1948 was the year when Stainless Steel was first used in skis

1948 was the year when Stainless Steel was first used in skis

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In the 1930s and 1940s it was every ski enthusiast's and racer's job after the weekend to replace the segments and screws that held the segmented edges to the wooden bottoms and fill in or sand out the gouges, scratches and scrapes.

Chris Hoerle, was a Torrington industrialist and former toolmaker, and he resolved to produce a ski that would not break, even under the toughest conditions. It took eight years of research and experimentation before Hoerle received patents on the first known stainless steel skis with continuous edges of hardened stainless steel.  The ski was called Chris Ski after the inventor and manufacturer. Chris skis did not need their edges replaced, and using them left no deep gouges to fill in. Scratches could be removed with #100 grit emery cloth. The stainless steel bottoms were fast. With plastic bases becoming fashionable in the late 40s, some Chri skis came with Tey plastic tape on the stainless bottoms, which also worked well.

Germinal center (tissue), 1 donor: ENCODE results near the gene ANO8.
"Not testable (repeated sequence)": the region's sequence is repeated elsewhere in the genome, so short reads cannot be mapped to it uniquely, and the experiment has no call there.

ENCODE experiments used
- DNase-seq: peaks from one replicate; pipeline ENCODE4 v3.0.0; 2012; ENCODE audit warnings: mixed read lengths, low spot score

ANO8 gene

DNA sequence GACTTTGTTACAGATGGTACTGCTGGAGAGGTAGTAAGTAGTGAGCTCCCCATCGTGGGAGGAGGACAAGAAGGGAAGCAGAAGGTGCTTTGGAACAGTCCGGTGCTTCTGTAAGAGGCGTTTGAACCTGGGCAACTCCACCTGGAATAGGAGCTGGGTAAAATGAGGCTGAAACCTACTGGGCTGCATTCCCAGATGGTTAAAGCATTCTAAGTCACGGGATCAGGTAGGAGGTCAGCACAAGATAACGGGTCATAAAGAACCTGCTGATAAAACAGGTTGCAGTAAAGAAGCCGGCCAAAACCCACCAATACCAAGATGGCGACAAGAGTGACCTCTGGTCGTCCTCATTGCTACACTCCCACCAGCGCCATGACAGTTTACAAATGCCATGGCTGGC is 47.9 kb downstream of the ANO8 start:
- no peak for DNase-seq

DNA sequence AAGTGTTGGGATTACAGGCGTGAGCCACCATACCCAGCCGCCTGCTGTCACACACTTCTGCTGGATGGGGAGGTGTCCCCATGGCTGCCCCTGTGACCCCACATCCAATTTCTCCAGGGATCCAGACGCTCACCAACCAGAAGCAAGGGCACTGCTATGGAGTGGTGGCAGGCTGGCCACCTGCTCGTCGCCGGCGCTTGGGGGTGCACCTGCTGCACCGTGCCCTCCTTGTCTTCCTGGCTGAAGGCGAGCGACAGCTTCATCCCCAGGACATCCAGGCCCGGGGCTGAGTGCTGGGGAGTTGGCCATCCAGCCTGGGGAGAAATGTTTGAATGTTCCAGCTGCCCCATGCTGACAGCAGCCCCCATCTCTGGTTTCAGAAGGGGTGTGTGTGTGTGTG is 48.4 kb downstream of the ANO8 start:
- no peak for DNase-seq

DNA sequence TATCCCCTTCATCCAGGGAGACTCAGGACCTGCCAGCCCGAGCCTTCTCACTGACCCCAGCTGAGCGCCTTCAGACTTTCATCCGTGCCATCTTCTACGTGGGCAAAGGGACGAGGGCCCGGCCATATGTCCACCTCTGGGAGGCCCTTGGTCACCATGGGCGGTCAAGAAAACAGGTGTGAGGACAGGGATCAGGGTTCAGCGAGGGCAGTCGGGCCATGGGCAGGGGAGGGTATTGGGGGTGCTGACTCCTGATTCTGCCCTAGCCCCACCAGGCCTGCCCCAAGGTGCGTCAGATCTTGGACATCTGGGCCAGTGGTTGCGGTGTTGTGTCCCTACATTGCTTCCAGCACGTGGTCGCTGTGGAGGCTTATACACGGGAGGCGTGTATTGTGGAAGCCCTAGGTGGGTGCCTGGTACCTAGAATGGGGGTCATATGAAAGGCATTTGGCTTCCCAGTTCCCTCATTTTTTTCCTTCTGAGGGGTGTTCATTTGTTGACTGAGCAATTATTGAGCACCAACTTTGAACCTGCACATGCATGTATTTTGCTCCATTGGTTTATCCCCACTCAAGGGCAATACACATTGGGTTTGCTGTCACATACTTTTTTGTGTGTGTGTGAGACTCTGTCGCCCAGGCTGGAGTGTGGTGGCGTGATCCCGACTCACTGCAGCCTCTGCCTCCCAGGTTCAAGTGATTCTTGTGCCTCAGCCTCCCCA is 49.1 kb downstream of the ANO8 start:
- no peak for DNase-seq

The skis were made of a T-301 stainless steel shell .020" thick from the Wallingford Steel Co. in Connecticut, the same firm that supplied the stainless for the Volant 40 years later. Chris Skis had the world's first continuous hardened stainless edges spot-welded to a groove in the bottoms. The ski's inner core was made of wood. Some model of the Chris Ski were ridge-tops, which were very popular during that period. The skis were never sold commercially but were given to top skiers for testing.

From 1941 to 1949 Hoerle turned out about 200 test pairs of skis. His idea wass quickly adopted by a ski company founded by Howard Head (another aeronautical engineer), and named the “Head Standard”.


We don't make Skis, however there's 'snow beating us' when it comes to bespoke Stainless Steel Shelves (which do look a little like long skis!).